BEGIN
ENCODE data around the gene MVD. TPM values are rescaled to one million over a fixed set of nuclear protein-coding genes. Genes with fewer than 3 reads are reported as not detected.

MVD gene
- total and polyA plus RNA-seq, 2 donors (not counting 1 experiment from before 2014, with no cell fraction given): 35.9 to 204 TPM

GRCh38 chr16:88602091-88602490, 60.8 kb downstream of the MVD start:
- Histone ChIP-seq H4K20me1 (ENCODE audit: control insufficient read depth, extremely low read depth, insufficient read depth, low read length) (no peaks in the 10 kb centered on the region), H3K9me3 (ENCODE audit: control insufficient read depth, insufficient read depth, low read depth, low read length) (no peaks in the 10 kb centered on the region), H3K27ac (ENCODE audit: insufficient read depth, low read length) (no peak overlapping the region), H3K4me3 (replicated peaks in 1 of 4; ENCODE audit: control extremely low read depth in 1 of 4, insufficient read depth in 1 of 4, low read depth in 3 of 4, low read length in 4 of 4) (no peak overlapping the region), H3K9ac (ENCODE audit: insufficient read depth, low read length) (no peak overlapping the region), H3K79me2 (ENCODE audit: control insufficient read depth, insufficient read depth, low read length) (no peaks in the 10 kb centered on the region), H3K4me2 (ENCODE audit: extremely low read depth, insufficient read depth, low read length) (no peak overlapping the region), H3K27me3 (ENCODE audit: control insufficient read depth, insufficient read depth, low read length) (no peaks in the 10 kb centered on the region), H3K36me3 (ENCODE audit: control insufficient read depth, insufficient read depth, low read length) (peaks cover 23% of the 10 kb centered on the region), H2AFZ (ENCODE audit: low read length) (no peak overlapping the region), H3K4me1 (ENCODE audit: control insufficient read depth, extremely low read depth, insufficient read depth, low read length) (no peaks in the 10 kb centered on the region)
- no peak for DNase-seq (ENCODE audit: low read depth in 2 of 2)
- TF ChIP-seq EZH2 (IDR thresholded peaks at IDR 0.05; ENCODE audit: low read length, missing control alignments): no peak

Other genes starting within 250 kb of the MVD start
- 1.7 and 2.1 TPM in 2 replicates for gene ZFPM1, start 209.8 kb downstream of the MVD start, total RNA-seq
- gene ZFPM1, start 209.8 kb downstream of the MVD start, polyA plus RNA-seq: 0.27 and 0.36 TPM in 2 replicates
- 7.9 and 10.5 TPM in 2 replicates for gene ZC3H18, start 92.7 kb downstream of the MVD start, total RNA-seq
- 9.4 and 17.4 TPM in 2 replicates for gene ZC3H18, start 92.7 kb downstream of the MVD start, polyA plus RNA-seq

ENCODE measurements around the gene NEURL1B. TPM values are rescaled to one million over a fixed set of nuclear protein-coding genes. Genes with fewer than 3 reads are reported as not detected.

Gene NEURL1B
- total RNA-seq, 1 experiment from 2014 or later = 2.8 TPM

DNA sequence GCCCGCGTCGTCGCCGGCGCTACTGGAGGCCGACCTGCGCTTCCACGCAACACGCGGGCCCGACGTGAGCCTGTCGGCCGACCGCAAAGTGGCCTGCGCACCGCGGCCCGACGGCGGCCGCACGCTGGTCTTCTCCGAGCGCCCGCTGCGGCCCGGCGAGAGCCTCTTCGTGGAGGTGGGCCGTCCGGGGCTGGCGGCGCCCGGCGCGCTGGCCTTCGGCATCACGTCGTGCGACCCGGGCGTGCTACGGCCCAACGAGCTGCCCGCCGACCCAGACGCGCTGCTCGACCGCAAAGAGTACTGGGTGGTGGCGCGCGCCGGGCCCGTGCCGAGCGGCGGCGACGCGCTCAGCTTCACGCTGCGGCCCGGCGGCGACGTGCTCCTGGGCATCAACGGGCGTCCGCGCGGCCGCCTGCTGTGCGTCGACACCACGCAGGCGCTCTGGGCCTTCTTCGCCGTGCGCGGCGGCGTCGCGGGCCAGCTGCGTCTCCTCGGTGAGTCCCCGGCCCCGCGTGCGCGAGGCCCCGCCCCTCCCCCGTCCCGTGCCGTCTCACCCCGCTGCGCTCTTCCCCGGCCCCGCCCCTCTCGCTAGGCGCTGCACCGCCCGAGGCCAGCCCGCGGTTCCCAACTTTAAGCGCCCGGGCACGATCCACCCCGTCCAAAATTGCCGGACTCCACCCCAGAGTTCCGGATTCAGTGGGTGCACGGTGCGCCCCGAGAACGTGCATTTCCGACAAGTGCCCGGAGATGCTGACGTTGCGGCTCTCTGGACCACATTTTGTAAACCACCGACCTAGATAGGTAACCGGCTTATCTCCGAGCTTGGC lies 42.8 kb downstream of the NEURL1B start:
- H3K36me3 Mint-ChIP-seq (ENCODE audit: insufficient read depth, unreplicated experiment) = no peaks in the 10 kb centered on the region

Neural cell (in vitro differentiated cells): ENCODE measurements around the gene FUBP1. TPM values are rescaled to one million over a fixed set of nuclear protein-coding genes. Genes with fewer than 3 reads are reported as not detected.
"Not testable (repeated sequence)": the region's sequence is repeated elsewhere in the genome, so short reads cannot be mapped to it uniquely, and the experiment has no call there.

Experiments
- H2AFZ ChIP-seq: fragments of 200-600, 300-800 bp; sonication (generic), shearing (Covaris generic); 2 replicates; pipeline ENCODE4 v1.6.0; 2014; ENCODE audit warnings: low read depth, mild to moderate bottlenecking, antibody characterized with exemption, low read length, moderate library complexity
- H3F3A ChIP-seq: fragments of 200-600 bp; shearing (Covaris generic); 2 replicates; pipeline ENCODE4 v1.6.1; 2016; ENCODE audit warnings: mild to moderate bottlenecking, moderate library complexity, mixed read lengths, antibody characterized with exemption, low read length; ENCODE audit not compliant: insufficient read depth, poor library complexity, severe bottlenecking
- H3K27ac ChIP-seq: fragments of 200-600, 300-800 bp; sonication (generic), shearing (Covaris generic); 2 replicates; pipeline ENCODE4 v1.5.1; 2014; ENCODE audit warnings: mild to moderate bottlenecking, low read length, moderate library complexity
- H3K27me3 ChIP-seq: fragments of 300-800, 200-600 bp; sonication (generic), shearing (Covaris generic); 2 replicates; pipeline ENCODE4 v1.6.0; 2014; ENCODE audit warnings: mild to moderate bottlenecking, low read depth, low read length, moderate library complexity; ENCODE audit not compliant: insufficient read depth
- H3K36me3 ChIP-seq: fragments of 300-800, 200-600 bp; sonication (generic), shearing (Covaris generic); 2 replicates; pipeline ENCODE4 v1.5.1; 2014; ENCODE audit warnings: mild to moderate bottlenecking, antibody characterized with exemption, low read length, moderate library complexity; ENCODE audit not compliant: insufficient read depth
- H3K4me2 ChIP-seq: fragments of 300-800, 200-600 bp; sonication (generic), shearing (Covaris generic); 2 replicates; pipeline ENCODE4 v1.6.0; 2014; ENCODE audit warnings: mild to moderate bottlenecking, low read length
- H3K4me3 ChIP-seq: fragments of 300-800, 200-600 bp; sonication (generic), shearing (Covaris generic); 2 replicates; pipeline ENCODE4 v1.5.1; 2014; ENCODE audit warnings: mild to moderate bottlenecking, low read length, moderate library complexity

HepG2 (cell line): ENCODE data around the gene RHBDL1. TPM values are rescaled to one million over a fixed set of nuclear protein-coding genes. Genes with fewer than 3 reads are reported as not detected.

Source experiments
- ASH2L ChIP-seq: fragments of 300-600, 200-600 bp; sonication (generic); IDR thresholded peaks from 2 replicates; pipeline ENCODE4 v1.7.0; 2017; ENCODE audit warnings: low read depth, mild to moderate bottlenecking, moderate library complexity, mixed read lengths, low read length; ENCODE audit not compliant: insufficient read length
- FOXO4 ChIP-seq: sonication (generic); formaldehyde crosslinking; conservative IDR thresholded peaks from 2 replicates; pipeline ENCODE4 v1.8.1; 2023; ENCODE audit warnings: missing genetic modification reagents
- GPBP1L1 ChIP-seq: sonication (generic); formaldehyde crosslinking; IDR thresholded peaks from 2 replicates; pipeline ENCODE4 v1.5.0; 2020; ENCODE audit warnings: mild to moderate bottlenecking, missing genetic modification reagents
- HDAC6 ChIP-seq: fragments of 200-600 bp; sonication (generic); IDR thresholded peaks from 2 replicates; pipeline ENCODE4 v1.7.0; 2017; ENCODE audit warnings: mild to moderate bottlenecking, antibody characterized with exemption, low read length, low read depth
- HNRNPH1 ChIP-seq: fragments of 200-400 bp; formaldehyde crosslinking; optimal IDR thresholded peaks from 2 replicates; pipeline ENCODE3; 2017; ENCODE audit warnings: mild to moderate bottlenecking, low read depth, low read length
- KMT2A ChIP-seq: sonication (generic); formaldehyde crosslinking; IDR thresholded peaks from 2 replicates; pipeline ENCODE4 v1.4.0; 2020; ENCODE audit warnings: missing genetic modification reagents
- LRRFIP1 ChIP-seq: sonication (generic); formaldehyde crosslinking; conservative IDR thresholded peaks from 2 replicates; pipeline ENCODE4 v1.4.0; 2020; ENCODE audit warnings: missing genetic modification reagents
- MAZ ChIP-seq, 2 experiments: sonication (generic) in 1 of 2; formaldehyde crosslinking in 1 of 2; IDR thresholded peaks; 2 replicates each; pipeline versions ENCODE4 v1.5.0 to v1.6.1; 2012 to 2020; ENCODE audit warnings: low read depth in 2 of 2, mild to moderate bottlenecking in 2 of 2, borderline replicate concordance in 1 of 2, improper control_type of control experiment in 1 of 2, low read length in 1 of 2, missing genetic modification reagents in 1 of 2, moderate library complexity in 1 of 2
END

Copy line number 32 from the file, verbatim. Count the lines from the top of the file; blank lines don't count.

- GPBP1L1 ChIP-seq: sonication (generic); formaldehyde crosslinking; IDR thresholded peaks from 2 replicates; pipeline ENCODE4 v1.5.0; 2020; ENCODE audit warnings: mild to moderate bottlenecking, missing genetic modification reagents